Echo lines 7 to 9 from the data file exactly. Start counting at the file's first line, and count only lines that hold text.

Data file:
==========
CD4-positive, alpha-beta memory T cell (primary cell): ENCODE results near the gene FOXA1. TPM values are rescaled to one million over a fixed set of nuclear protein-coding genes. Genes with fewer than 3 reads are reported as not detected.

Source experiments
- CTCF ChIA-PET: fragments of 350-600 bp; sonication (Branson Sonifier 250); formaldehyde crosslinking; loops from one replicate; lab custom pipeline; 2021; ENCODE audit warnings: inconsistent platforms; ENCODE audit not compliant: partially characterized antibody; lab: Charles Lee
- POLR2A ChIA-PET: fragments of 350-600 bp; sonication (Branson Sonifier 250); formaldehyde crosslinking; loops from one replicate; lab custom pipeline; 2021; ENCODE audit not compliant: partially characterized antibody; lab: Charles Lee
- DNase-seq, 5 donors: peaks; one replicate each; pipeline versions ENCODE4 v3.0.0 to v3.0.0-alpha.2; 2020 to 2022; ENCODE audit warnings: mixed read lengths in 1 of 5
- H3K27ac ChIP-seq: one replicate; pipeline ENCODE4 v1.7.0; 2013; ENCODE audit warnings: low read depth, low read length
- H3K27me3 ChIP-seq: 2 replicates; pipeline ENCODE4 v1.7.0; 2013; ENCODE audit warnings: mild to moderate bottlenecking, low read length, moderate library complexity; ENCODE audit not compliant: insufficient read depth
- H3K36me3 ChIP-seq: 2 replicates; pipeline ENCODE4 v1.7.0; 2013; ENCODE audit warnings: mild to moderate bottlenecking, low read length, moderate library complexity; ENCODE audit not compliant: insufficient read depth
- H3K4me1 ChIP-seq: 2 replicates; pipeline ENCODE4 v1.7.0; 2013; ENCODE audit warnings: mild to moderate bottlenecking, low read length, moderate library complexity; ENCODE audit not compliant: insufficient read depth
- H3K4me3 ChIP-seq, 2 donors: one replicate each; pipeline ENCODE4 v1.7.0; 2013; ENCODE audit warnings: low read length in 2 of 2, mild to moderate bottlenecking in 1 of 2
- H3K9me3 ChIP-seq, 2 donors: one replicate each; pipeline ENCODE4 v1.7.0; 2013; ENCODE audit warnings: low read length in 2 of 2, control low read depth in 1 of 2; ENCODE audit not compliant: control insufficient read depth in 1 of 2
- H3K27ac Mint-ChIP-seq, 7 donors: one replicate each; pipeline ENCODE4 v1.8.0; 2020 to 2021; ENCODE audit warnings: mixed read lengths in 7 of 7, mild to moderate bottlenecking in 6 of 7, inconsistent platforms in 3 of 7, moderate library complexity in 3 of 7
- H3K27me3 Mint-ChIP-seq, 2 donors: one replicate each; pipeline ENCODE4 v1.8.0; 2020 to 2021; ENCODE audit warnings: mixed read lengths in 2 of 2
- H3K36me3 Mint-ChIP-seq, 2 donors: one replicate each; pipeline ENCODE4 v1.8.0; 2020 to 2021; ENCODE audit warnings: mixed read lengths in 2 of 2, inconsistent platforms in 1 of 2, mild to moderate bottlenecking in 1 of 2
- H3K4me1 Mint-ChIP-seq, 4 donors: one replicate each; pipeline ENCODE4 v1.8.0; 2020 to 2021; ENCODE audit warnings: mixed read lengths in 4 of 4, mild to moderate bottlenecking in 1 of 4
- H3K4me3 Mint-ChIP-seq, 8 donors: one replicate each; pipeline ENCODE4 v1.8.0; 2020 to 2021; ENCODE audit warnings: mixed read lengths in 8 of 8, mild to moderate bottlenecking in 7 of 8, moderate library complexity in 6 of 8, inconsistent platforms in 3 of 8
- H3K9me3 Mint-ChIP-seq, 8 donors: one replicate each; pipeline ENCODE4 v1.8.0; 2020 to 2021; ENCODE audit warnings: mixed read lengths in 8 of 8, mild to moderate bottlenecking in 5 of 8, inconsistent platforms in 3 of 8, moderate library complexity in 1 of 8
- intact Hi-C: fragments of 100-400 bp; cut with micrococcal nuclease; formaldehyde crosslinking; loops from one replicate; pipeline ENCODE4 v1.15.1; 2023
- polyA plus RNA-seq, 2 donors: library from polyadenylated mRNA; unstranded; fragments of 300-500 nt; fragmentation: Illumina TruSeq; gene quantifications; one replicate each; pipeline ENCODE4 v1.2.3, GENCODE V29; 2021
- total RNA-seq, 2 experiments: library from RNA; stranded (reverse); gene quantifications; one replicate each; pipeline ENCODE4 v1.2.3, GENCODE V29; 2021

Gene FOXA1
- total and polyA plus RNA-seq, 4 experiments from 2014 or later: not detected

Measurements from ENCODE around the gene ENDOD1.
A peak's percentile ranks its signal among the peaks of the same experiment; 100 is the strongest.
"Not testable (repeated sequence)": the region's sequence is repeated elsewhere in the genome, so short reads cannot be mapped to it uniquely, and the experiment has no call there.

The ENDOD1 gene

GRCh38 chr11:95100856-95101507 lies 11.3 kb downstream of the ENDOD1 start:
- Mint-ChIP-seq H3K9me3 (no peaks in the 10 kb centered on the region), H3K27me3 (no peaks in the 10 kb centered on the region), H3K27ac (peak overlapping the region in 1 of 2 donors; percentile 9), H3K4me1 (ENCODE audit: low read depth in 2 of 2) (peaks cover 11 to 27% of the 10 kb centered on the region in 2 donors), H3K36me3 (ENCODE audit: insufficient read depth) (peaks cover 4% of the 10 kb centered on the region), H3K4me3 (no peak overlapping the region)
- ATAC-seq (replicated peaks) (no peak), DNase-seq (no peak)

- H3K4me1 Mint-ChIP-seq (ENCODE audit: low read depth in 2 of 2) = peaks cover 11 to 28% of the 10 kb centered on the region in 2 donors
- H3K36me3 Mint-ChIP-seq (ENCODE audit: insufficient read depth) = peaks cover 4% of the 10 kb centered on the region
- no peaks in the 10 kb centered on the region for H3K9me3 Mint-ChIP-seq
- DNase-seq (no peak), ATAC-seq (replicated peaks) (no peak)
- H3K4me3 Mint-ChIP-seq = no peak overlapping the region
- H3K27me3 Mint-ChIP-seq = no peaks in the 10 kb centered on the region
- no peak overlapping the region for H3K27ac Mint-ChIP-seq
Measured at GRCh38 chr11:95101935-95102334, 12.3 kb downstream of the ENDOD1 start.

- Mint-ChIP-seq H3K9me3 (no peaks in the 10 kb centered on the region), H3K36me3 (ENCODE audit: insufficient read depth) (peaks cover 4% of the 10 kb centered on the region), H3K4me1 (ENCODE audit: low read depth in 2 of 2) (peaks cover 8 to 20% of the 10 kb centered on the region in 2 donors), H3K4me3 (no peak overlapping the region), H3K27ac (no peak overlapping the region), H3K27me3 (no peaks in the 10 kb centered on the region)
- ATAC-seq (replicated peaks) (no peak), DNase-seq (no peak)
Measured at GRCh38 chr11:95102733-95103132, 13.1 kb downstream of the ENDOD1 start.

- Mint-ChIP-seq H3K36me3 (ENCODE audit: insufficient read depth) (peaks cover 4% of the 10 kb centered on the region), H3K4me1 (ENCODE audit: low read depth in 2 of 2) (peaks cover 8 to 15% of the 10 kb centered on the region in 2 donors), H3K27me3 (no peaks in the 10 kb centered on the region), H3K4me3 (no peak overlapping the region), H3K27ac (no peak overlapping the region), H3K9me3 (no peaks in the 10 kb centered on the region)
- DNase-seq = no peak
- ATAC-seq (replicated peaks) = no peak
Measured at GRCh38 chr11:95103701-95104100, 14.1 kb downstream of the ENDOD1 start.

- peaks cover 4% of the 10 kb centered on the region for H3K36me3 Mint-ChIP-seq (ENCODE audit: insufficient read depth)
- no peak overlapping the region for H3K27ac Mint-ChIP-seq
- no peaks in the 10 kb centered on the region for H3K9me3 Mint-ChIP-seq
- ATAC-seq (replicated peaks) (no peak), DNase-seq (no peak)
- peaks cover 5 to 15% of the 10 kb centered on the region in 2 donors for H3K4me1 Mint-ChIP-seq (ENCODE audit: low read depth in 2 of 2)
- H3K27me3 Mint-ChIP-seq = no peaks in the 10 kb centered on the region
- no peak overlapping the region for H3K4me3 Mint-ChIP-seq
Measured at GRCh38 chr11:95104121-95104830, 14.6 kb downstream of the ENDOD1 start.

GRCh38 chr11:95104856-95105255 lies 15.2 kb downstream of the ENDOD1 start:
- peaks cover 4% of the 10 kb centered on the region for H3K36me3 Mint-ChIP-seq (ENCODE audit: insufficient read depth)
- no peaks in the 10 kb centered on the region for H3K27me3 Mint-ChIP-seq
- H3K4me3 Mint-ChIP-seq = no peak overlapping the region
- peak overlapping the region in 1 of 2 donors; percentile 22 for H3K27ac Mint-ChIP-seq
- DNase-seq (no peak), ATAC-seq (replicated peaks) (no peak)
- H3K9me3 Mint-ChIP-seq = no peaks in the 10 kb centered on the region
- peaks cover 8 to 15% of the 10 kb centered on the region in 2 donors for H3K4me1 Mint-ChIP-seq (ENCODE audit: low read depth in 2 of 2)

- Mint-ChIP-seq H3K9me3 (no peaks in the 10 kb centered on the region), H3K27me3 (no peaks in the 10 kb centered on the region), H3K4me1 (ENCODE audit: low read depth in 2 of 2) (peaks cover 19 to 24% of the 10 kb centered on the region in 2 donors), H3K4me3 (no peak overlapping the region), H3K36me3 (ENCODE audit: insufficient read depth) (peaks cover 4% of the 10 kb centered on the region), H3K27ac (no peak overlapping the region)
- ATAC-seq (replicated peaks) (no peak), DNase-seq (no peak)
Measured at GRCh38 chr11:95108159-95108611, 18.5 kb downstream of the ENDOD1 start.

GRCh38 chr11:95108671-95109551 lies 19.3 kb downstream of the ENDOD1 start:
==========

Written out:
- H3K27me3 ChIP-seq: 2 replicates; pipeline ENCODE4 v1.7.0; 2013; ENCODE audit warnings: mild to moderate bottlenecking, low read length, moderate library complexity; ENCODE audit not compliant: insufficient read depth
- H3K36me3 ChIP-seq: 2 replicates; pipeline ENCODE4 v1.7.0; 2013; ENCODE audit warnings: mild to moderate bottlenecking, low read length, moderate library complexity; ENCODE audit not compliant: insufficient read depth
- H3K4me1 ChIP-seq: 2 replicates; pipeline ENCODE4 v1.7.0; 2013; ENCODE audit warnings: mild to moderate bottlenecking, low read length, moderate library complexity; ENCODE audit not compliant: insufficient read depth